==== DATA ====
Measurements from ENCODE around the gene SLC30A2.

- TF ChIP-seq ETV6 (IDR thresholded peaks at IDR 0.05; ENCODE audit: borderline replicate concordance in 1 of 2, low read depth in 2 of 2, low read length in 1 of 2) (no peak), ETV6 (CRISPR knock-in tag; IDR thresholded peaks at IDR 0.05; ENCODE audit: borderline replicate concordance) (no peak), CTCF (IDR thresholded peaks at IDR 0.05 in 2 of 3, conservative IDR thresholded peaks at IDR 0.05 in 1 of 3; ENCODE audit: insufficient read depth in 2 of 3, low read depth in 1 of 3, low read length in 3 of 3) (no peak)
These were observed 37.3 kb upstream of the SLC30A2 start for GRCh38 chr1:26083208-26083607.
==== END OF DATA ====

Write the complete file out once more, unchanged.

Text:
Measurements from ENCODE around the gene SLC30A2.

- TF ChIP-seq ETV6 (IDR thresholded peaks at IDR 0.05; ENCODE audit: borderline replicate concordance in 1 of 2, low read depth in 2 of 2, low read length in 1 of 2) (no peak), ETV6 (CRISPR knock-in tag; IDR thresholded peaks at IDR 0.05; ENCODE audit: borderline replicate concordance) (no peak), CTCF (IDR thresholded peaks at IDR 0.05 in 2 of 3, conservative IDR thresholded peaks at IDR 0.05 in 1 of 3; ENCODE audit: insufficient read depth in 2 of 3, low read depth in 1 of 3, low read length in 3 of 3) (no peak)
These were observed 37.3 kb upstream of the SLC30A2 start for GRCh38 chr1:26083208-26083607.